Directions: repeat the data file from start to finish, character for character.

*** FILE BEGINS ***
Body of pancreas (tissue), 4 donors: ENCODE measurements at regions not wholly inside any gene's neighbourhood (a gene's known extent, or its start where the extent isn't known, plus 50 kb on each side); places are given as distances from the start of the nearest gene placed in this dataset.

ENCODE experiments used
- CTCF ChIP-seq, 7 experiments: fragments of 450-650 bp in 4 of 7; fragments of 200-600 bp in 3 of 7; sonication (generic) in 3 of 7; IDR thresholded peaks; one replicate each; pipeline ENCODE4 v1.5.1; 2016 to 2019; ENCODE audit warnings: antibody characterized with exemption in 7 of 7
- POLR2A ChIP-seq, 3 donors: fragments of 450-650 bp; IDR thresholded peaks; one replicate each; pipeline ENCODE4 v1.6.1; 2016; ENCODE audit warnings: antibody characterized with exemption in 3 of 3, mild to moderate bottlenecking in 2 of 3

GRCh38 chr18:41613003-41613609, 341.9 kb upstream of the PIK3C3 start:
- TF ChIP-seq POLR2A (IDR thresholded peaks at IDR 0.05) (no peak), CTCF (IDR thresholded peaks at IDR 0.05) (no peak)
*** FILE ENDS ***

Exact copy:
Body of pancreas (tissue), 4 donors: ENCODE measurements at regions not wholly inside any gene's neighbourhood (a gene's known extent, or its start where the extent isn't known, plus 50 kb on each side); places are given as distances from the start of the nearest gene placed in this dataset.

ENCODE experiments used
- CTCF ChIP-seq, 7 experiments: fragments of 450-650 bp in 4 of 7; fragments of 200-600 bp in 3 of 7; sonication (generic) in 3 of 7; IDR thresholded peaks; one replicate each; pipeline ENCODE4 v1.5.1; 2016 to 2019; ENCODE audit warnings: antibody characterized with exemption in 7 of 7
- POLR2A ChIP-seq, 3 donors: fragments of 450-650 bp; IDR thresholded peaks; one replicate each; pipeline ENCODE4 v1.6.1; 2016; ENCODE audit warnings: antibody characterized with exemption in 3 of 3, mild to moderate bottlenecking in 2 of 3

GRCh38 chr18:41613003-41613609, 341.9 kb upstream of the PIK3C3 start:
- TF ChIP-seq POLR2A (IDR thresholded peaks at IDR 0.05) (no peak), CTCF (IDR thresholded peaks at IDR 0.05) (no peak)